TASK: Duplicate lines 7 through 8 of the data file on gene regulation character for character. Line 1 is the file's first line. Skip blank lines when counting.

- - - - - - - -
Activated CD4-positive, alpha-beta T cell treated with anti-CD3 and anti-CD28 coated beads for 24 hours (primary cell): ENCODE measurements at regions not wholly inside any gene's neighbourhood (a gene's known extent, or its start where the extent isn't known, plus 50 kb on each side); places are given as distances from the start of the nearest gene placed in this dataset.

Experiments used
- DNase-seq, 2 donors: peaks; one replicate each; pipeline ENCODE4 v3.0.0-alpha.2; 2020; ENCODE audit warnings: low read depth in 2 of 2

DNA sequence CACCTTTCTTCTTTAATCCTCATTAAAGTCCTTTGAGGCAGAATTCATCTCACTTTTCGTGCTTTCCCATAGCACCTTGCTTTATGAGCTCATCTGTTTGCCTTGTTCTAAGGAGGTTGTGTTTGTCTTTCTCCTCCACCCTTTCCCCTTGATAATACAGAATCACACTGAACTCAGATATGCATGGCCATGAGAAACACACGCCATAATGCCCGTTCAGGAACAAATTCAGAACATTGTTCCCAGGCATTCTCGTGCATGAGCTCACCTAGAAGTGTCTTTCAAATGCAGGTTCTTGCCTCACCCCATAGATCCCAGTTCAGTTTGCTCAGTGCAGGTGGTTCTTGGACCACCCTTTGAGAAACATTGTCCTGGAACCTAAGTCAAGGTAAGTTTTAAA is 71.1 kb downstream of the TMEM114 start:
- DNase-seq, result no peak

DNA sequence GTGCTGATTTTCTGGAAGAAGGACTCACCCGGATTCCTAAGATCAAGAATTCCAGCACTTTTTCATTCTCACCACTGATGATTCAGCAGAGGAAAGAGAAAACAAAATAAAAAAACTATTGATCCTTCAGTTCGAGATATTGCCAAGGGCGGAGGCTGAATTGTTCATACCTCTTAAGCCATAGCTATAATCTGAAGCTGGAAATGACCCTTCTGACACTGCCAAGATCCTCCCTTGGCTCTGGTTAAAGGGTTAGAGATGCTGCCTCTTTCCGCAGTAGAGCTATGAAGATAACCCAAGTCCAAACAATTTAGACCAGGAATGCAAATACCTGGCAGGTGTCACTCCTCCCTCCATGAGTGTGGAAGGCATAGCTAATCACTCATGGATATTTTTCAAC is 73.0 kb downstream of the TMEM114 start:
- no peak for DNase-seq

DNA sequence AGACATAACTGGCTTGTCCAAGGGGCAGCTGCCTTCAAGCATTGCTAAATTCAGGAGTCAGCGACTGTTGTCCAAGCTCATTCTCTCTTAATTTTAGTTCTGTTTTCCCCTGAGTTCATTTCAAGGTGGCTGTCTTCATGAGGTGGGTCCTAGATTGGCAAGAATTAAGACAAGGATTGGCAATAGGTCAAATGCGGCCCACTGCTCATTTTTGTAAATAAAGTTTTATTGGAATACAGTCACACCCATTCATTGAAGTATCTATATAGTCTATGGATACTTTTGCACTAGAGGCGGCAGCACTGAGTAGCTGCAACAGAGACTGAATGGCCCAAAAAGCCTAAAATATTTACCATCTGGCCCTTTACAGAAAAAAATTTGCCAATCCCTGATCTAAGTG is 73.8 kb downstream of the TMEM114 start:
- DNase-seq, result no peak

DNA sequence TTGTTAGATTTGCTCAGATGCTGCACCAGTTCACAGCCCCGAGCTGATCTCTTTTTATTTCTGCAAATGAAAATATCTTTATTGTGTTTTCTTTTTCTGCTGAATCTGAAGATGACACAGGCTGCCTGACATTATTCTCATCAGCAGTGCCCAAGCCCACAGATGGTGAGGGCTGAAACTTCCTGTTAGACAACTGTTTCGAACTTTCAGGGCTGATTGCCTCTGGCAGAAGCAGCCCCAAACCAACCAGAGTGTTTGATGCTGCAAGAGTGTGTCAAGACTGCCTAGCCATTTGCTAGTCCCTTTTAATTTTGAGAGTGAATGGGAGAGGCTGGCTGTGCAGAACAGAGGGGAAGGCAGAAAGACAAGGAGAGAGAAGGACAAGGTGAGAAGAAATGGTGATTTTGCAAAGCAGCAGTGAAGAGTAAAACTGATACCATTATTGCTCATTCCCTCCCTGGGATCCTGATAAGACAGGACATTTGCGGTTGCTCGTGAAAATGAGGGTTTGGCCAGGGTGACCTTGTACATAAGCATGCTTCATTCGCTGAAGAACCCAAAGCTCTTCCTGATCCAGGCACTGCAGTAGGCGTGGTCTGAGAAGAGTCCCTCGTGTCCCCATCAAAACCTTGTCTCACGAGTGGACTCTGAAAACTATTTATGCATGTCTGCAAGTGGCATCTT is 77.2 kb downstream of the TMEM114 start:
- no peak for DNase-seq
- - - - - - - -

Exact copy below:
- no peak for DNase-seq

DNA sequence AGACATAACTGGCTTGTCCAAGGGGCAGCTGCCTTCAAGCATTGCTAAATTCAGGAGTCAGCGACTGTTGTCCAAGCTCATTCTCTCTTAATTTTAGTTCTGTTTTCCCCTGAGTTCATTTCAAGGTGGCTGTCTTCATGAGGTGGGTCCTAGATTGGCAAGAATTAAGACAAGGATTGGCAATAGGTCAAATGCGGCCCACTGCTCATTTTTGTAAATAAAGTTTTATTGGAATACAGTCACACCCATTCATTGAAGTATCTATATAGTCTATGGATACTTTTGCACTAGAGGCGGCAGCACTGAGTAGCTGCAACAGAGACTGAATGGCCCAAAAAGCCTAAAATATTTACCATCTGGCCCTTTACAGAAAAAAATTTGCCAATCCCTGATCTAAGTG is 73.8 kb downstream of the TMEM114 start: